The Coalition of Concerned National Park Service Retirees even issued a release that tried to make all the dollars and cents put forward by Norton and Mainella look like fictions, basically by dealing in anecdotal evidence of problems at some parks.

There's a place for this advocacy on behalf of the parks. But there is also a sniff of bias about it, especially since those speaking out have been negative about just about everything the Bush administration has done or tried to do.

And what has that been? It amounts to an impressive amount of money and manpower. Money for park operations will reach $1.8 billion in 2005, up 20 percent since Bush took office. In addition to that, the administration will spend $330 million on park construction projects and another $115 million for national recreation and historic preservation programs, all a fifth above what was spent under Clinton. And this despite the administration having to deal with the aftermath of 9/11, wage a war on terror and stimulate an economy that was entering a recession when it took office.

The NCPA and CCNPSR have not forgotten about those; neither could have Kerry or Babbitt. But they have ulterior reasons for going after the Bush administration about the parks, particularly now, in an election year.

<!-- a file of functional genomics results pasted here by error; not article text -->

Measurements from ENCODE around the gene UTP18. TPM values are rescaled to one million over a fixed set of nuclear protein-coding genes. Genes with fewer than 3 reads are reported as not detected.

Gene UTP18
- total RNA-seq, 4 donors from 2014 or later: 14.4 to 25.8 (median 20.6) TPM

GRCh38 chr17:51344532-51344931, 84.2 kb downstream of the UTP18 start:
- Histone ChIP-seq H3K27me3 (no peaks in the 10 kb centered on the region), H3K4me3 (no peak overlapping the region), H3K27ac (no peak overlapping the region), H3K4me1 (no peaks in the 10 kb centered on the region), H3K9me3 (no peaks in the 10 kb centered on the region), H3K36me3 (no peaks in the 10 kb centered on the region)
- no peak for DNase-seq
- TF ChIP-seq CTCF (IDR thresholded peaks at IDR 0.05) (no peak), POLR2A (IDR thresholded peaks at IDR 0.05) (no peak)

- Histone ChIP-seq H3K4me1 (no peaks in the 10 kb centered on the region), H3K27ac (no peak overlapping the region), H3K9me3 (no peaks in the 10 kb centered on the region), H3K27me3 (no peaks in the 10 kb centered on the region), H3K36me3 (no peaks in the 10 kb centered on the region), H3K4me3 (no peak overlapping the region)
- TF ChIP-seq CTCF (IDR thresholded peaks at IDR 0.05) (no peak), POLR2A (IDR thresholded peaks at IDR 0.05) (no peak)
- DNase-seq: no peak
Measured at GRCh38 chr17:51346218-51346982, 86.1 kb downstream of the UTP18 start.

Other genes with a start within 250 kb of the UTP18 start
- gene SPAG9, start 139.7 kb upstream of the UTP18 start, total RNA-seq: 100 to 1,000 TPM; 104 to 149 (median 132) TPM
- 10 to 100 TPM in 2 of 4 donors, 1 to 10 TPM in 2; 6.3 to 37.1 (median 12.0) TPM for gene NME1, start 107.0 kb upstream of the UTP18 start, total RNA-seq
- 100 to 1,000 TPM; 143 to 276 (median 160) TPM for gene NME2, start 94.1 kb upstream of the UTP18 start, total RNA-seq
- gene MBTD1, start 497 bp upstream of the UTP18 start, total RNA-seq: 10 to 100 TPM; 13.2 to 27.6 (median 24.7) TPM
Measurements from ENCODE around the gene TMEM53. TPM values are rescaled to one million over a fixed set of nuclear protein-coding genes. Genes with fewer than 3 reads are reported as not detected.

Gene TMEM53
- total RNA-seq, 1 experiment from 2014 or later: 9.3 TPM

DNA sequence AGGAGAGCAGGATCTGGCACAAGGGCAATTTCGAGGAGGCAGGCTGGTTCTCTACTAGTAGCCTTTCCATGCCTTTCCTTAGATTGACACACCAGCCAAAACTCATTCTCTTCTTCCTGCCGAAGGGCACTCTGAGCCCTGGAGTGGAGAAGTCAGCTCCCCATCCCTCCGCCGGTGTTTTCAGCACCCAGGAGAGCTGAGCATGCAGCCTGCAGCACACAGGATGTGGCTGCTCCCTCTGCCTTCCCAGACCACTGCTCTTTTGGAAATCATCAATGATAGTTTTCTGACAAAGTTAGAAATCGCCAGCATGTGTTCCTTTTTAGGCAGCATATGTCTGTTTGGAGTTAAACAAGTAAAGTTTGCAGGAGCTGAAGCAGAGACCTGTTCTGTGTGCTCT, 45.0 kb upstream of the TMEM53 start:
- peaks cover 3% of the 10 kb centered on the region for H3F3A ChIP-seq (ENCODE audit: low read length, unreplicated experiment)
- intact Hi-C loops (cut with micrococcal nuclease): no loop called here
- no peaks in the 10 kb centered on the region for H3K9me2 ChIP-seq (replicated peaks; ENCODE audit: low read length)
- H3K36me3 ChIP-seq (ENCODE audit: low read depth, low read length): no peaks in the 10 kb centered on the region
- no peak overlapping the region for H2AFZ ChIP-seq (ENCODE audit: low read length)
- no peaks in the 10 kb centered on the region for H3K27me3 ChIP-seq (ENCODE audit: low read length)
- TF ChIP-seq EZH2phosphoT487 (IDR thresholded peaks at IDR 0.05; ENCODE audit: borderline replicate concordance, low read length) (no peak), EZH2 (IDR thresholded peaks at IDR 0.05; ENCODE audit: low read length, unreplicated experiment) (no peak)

The NCPA, in particular, has an extreme environmental agenda, often with poor results.

It applauded Clinton's ban of snowmobiles to begin last year in Yellowstone Park, arguing the snowmobiles create air and noise pollution in the parks and endanger the health of park workers and wildlife.

Faced with a suit by local businesses to allow the snowmobiles, the Bush administration negotiated a settlement that would limit their number, confine them to roads used in the summer by cars and with guides, and require quieter four-cycle engines with 90 percent less pollution.

Those opposed to the snowmobiles, though, sued in a district court in DC and won a ruling eliminating the Bush lifting of the Clinton ban. But then a district court out West ruled in favor of the snowmobilers, wiping out the Clinton rules. So, things are worse than what the administration won. The NCPA, though, gave Bush an F for worsening visitors' experience in the parks, based on its vision of keeping most of them out of the park during the winter.

The NCPA also flunked the administration for protecting park resources in great part because its Clear Skies initiative for cleaning up the air didn't go far enough. The fact that the Tennessee Valley Authority expects it will have to spend $4 billion to meet its strictures that will cut pollution by more than half doesn't impress them. But it will impress the businesses and residential ratepayers in the region who will have to pick up the tab.

At any rate, the picture of what's going on with the parks is pretty clear. They are getting fixed up. But in an election year, nothing the Bush administration does for the parks will satisfy his critics because they either want to defeat him politically or ideologically. There's no room for honest compromise or giving the administration its due. But do go and enjoy the parks. They are America's treasures.